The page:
The hot weather, followed by humid, showery days is ideal for the formation of powdery mildew and black spot, on a wide variety of plants. Powdery mildew is easily recognised by the appearance of a covering similar to talcum powder over the leaves, stems and flower buds. Leaves covered with powdery mildew will become misshapen and eventually wilt and collapse. Flower buds will often fail to open properly. Vegetables affected by powdery mildew will give very low yields of fruit.
Powdery mildew affects large-leafed vegetables such as pumpkins, zucchini and cucumbers, as well as flowering plants, including roses, crepe myrtles and hydrangeas.
Newer varieties of crepe myrtles and hydrangeas have been bred to be resistant to powdery mildew so it is worthwhile to select these.
Because the mildew results from the weather conditions, it is sometimes difficult to control and often appears very quickly. An older style remedy that can be tried is spraying the plants with a mixture of five parts of full cream milk, diluted with one part of water. This will need to be reapplied every couple of days.
The butterfat from the milk stops the spores in the mildew from germinating.
Alternatively, fungicides that have been developed especially for the control of powdery mildew can be used. It is important to use follow-up sprays at the recommended strength and time intervals.
Some plants, such as crepe myrtles, have varieties that have been specially developed as powdery mildew resistant varieties.
The provision of a good air flow around plants will also assist in the control of powdery mildew.
Black Spot is a mildew disease appearing firstly as black spots on the leaves. The spots then turn yellow, giving the leaves an unsightly appearance. The leaves will eventually shrivel and then fall from the plant. The fallen leaves are still covered in the fungus spores, which can then spread to other healthy leaves. For this reason, diseased leaves should be removed from the ground under the plants and then disposed of in the garbage.
Certain varieties of roses have been bred to be 'black spot resistant / free'. A visit to local gardens or plant nurseries will indicate varieties that perform better in the weather conditions that are common in Australia at this time of the year.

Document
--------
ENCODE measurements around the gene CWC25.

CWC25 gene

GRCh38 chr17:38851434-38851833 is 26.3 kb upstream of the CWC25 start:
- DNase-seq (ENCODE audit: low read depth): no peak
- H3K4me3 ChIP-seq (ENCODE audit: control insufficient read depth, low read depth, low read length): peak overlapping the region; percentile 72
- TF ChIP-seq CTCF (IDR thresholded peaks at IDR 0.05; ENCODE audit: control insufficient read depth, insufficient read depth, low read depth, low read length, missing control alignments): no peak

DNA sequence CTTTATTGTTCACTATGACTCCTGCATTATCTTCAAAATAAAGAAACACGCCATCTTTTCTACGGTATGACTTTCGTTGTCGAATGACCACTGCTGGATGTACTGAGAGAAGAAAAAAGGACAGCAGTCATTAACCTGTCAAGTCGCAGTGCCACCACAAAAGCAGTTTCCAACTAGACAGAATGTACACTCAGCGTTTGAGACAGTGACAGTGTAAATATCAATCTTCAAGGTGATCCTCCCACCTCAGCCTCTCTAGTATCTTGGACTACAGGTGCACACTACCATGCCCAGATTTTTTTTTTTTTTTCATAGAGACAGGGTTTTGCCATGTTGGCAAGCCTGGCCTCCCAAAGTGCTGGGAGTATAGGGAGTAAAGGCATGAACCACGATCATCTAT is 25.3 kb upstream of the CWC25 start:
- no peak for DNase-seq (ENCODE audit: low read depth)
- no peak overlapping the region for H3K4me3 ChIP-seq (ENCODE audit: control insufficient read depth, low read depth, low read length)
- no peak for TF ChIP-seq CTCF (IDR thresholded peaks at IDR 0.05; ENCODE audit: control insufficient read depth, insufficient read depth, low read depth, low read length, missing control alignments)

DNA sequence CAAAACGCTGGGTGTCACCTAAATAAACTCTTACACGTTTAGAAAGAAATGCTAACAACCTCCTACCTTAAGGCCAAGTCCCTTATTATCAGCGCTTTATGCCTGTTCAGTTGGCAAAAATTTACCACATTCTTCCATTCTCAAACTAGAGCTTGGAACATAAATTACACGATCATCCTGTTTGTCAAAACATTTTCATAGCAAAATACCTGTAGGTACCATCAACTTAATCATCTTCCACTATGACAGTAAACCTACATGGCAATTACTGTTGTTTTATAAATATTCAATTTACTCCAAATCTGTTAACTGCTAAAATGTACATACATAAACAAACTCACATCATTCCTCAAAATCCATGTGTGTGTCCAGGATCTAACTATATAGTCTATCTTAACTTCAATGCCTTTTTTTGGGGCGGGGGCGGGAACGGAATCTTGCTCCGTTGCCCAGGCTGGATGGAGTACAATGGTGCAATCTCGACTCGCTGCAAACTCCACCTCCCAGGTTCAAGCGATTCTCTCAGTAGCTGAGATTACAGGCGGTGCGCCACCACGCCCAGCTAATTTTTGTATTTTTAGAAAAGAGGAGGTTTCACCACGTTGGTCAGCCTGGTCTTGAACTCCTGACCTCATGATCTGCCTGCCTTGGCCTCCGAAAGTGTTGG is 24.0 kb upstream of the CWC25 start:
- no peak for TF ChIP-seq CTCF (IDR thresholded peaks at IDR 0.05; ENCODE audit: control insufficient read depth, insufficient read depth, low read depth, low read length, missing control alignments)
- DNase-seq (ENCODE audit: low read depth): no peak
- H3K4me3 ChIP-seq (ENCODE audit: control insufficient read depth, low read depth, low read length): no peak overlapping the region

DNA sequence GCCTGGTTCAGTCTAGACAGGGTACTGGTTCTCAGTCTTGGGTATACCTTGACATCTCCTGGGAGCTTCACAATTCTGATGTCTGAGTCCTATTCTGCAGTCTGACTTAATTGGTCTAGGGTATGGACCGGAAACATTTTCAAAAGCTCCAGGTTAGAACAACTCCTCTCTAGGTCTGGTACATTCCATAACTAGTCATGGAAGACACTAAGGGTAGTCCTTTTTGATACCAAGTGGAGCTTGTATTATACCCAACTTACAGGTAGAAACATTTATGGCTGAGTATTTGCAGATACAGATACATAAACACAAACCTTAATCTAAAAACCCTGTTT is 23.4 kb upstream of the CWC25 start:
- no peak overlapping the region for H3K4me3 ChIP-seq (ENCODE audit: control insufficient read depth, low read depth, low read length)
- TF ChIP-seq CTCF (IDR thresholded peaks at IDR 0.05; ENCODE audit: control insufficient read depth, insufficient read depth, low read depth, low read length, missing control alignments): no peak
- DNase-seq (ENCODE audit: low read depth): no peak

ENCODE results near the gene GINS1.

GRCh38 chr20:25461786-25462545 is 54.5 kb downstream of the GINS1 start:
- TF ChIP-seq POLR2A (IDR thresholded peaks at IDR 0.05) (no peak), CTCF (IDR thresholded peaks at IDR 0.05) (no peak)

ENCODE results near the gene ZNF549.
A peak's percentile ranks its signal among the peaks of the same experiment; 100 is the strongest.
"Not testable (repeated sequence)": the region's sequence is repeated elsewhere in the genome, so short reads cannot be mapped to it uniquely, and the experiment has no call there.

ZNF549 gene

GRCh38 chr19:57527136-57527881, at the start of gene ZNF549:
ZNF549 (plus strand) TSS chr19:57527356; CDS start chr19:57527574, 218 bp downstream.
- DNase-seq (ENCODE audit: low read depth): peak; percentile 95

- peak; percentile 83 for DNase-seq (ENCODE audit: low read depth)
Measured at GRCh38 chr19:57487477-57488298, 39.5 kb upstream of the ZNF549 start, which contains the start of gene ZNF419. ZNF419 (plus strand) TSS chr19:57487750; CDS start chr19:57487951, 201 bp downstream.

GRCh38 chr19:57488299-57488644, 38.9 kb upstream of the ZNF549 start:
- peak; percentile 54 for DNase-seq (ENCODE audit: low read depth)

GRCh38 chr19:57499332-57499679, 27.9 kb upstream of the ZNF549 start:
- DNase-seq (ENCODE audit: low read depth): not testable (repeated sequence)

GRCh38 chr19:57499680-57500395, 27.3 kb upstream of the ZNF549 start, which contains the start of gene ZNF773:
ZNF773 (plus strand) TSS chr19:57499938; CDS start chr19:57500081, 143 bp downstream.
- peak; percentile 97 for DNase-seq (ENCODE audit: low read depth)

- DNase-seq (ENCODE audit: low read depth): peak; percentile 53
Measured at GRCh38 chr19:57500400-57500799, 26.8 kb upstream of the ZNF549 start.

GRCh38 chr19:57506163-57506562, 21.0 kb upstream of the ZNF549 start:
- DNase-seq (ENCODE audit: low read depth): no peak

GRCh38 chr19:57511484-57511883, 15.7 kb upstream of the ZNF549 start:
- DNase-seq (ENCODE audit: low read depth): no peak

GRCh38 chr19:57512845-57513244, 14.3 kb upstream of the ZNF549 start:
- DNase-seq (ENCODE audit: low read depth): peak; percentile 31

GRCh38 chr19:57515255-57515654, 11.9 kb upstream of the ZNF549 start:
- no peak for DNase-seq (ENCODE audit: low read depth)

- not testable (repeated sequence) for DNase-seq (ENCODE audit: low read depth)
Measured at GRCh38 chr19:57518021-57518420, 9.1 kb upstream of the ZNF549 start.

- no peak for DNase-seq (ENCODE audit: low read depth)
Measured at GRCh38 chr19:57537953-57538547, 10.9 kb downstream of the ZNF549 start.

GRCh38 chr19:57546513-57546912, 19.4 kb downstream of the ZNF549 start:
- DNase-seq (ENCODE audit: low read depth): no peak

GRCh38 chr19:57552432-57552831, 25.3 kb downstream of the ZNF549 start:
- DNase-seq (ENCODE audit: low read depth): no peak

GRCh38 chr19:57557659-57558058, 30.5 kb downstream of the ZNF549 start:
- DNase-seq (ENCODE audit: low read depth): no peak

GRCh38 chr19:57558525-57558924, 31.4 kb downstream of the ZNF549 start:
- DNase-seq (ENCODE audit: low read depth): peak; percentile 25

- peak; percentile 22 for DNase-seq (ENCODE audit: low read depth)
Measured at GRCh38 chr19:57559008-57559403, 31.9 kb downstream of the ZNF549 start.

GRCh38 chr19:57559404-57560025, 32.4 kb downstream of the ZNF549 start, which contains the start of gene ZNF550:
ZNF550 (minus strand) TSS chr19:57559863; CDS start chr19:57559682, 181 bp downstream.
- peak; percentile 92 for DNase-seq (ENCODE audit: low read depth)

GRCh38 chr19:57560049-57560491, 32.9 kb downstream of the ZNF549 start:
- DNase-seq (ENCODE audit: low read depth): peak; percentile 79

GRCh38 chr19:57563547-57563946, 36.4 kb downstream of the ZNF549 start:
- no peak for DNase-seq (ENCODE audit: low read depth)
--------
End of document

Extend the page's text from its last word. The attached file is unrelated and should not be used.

Avoiding the watering of leaves on roses will help control black spot problems. Feeding the plants with sulphate of potash, at the rate of about 100 to 150 grams per bush about four times a year, will ensure stronger, healthier plants that will be more resistant to black spot. Spraying the plants will still be required A mixture of two teaspoons of bicarbonate of soda in 5 litres of water, with a couple of drops of detergent will make an effective and inexpensive spray. One of the commercially available copper based fungicides can also be applied.
Potted plants can make ideal Christmas gifts as the pleasure that is obtained from them will last for many weeks and may even be repeated in following seasons.
Foliage plants, such as ferns, ivies or succulents basically need just light and water in order to flourish. Brightly coloured leaves feature on plants such as crotons and coleus. These plants have multi-coloured leaves that often display a distinct pattern that is different from the others on the plant. A well-lighted position is necessary.
Poinsettias, with their deep / bright red bracts, have now almost become synonymous with Christmas decorations, due to the fact that they are available for purchase at this time of the year. The bracts will last on the plant for many months, provided that the plant has been placed into a position that receives a good supply of indirect sunlight. A wide variety of flowering plants is also available now. Mini roses grow successfully as potted specimens and they will provide flushes of blooms over quite a period of time. The colours of flowers are mostly in reds, pinks, yellows and whites. Many grow to approximately 30cm in height. Plants will be easy to prune as they will in general only require an all-over trim.
Potted annuals, such as petunias, marigolds, dwarf dahlias, gerberas, impatiens and phlox are ideal for people who have limited space, such as a small balcony, or those who are unable to care for more permanent plants but enjoy the beauty of flowers.
Other suggestions for indoor or balcony plants might include ferns, palms, begonias, philodendrons and begonias. A good supply of light is essential and plants such as ferns will benefit from being placed into an area with some increased levels of humidity, such as a bathroom.
Friends or relatives who enjoy cooking might appreciate a collection of potted herbs, or a Bay tree. These can be placed near the door so they are readily accessible when required for cooking, whether that be indoors, or outdoors such as a barbecue.
More experienced gardeners might enjoy receiving a more unusual variety of certain garden plants, such as one of the different varieties of hydrangea that are available. Some of these produce flowers that are quite different in shape, colour or form from the more common varieties. The "Endless Summer" range of hydrangeas, for example, flower on new growth and so have multiple flowering flushes throughout the growing season from late spring through to autumn.
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